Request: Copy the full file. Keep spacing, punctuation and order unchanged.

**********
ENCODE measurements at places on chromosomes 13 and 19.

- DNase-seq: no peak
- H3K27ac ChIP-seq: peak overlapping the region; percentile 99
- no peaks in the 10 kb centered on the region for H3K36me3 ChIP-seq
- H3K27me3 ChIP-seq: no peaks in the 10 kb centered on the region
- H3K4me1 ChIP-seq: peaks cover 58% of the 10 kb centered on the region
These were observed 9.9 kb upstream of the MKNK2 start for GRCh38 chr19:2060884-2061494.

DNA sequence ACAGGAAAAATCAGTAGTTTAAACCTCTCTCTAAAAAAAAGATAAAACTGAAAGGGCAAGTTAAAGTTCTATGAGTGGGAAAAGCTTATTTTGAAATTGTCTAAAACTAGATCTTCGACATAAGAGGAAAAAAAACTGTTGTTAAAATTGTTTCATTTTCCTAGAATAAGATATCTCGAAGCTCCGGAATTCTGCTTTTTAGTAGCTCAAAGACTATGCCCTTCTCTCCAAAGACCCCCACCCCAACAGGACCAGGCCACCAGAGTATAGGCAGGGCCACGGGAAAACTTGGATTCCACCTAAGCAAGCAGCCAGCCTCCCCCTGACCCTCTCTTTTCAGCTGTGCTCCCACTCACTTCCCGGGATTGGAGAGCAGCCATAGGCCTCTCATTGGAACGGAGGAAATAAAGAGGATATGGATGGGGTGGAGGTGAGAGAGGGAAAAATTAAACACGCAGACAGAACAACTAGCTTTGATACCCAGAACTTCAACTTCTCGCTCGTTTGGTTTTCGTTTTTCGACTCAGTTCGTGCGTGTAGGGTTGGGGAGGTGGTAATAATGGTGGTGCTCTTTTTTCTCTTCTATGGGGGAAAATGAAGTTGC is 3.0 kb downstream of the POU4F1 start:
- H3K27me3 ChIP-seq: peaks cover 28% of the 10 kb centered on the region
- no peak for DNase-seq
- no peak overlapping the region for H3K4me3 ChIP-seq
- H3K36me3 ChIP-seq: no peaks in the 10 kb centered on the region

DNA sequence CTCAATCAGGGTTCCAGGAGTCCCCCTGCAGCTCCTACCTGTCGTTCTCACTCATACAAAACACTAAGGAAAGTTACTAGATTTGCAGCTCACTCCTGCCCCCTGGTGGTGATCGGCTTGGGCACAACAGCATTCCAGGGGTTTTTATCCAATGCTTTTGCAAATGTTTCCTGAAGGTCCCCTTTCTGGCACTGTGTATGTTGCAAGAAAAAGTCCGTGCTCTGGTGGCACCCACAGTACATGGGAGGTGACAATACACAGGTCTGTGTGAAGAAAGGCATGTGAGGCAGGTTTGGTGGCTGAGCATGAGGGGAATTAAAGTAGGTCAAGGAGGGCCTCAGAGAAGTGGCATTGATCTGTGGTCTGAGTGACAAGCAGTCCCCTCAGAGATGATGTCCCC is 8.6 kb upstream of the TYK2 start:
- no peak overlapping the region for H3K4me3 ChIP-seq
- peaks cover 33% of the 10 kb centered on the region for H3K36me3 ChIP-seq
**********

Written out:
ENCODE measurements at places on chromosomes 13 and 19.

- DNase-seq: no peak
- H3K27ac ChIP-seq: peak overlapping the region; percentile 99
- no peaks in the 10 kb centered on the region for H3K36me3 ChIP-seq
- H3K27me3 ChIP-seq: no peaks in the 10 kb centered on the region
- H3K4me1 ChIP-seq: peaks cover 58% of the 10 kb centered on the region
These were observed 9.9 kb upstream of the MKNK2 start for GRCh38 chr19:2060884-2061494.

DNA sequence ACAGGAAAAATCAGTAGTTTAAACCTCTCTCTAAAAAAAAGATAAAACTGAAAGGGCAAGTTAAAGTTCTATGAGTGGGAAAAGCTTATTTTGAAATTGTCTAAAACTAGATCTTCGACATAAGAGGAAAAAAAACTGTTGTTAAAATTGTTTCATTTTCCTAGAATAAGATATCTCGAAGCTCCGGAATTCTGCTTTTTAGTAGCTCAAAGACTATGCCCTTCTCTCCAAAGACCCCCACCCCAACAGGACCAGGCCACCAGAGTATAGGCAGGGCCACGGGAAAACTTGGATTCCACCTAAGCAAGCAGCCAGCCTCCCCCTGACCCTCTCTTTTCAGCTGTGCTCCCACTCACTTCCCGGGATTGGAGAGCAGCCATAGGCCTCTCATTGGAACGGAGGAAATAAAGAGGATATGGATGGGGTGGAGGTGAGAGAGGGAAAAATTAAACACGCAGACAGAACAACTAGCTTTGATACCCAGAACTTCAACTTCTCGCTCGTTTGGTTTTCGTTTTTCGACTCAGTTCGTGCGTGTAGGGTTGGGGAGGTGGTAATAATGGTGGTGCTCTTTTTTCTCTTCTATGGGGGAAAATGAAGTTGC is 3.0 kb downstream of the POU4F1 start:
- H3K27me3 ChIP-seq: peaks cover 28% of the 10 kb centered on the region
- no peak for DNase-seq
- no peak overlapping the region for H3K4me3 ChIP-seq
- H3K36me3 ChIP-seq: no peaks in the 10 kb centered on the region

DNA sequence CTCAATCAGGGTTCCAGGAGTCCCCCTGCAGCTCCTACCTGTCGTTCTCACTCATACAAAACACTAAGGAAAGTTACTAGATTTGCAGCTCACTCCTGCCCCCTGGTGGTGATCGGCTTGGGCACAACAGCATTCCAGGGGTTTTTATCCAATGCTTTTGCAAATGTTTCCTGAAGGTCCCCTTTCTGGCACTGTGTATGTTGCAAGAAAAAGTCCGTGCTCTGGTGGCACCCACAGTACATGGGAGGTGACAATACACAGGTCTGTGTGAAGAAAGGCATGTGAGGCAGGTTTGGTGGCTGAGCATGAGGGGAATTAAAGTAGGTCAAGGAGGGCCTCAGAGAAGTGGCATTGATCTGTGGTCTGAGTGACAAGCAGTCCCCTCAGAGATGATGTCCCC is 8.6 kb upstream of the TYK2 start:
- no peak overlapping the region for H3K4me3 ChIP-seq
- peaks cover 33% of the 10 kb centered on the region for H3K36me3 ChIP-seq